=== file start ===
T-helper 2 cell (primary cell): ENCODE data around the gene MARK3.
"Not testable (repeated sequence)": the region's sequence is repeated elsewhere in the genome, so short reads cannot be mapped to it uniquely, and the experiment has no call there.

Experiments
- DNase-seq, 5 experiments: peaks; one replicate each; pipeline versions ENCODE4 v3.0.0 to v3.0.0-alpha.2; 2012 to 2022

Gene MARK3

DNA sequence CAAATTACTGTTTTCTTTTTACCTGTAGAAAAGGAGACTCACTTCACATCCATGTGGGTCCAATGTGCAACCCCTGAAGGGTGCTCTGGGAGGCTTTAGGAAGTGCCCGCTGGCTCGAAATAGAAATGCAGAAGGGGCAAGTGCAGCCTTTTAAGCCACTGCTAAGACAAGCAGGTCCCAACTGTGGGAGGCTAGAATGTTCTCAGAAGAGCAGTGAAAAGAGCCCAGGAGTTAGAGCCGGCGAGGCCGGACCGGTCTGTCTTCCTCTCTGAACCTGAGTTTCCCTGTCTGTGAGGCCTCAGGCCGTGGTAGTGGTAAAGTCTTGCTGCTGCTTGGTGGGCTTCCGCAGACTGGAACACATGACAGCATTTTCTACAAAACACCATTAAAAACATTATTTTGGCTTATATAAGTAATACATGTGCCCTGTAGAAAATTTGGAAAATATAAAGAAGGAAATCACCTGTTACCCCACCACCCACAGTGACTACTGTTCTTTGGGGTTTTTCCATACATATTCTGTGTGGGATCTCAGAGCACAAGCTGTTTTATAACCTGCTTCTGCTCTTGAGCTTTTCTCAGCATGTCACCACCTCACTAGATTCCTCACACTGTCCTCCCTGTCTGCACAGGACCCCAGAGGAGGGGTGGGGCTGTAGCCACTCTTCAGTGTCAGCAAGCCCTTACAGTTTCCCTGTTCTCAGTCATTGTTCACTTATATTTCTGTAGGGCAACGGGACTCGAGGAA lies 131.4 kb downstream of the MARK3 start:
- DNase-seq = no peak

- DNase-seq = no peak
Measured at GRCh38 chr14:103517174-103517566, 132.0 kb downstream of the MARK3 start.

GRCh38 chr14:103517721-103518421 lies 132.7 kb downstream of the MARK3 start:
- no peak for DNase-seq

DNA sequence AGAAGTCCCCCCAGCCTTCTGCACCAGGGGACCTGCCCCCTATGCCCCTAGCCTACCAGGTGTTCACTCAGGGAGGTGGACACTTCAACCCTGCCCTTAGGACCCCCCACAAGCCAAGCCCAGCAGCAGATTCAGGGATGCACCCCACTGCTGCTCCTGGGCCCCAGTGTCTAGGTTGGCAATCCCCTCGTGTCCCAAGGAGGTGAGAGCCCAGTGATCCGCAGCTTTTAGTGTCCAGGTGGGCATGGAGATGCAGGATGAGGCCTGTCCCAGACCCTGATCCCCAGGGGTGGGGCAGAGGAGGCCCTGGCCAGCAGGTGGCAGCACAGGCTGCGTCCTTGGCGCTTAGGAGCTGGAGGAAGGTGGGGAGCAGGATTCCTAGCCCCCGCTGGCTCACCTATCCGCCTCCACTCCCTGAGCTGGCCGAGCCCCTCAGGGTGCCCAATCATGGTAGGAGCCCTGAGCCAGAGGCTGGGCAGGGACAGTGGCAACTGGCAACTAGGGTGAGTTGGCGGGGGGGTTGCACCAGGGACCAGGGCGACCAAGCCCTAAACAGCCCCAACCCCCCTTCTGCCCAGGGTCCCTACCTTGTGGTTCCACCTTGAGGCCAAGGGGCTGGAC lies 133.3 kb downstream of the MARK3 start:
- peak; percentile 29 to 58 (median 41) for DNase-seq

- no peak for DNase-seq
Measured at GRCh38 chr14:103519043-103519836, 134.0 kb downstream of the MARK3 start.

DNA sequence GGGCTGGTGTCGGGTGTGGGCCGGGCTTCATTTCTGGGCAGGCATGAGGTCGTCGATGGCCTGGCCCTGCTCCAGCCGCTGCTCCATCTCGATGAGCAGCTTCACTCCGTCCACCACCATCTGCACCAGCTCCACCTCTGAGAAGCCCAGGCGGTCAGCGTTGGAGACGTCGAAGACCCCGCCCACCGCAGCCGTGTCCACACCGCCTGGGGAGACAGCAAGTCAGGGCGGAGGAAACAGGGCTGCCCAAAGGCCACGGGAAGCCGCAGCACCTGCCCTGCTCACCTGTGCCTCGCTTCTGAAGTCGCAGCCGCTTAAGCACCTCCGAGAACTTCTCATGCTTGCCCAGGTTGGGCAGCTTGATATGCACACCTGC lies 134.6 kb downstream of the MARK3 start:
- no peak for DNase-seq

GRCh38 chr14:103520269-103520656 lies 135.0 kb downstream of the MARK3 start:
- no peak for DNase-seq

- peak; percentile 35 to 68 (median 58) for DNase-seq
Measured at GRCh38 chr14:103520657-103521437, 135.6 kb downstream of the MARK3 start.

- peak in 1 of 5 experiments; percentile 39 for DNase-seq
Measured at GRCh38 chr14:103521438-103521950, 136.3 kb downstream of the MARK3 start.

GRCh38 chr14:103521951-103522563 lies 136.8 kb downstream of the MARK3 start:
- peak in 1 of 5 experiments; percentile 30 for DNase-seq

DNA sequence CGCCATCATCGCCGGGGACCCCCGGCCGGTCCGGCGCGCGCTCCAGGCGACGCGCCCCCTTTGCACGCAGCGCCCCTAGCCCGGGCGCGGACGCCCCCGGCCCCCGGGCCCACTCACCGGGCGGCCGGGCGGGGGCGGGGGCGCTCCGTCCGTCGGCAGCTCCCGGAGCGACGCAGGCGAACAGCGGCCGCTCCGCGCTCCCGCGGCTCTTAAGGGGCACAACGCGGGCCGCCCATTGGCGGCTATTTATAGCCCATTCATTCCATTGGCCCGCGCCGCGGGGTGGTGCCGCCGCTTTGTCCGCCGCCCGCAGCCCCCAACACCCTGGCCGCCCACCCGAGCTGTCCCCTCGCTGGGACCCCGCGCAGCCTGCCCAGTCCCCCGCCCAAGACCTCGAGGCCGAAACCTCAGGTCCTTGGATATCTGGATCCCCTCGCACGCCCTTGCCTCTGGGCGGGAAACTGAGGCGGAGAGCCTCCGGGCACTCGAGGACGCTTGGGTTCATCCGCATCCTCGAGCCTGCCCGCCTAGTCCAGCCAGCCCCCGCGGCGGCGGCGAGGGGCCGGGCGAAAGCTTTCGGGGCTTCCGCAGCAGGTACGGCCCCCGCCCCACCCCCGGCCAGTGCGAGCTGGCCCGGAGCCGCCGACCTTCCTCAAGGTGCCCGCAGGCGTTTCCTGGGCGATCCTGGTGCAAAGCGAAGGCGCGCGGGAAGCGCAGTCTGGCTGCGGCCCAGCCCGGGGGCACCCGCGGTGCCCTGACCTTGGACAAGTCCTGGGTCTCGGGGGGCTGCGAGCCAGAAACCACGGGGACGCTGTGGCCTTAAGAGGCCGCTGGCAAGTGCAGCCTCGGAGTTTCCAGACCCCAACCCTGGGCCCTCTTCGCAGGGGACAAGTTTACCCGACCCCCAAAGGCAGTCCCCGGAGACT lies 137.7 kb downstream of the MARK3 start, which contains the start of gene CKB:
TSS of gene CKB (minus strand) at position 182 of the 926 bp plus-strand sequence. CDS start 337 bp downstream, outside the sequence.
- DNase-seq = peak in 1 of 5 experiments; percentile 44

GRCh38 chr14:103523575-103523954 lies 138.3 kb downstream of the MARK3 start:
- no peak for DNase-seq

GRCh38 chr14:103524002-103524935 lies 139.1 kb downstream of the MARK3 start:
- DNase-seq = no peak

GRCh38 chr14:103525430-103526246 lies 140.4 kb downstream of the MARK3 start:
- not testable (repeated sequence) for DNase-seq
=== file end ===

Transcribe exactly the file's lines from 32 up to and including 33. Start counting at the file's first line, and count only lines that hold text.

- DNase-seq = no peak

GRCh38 chr14:103525430-103526246 lies 140.4 kb downstream of the MARK3 start: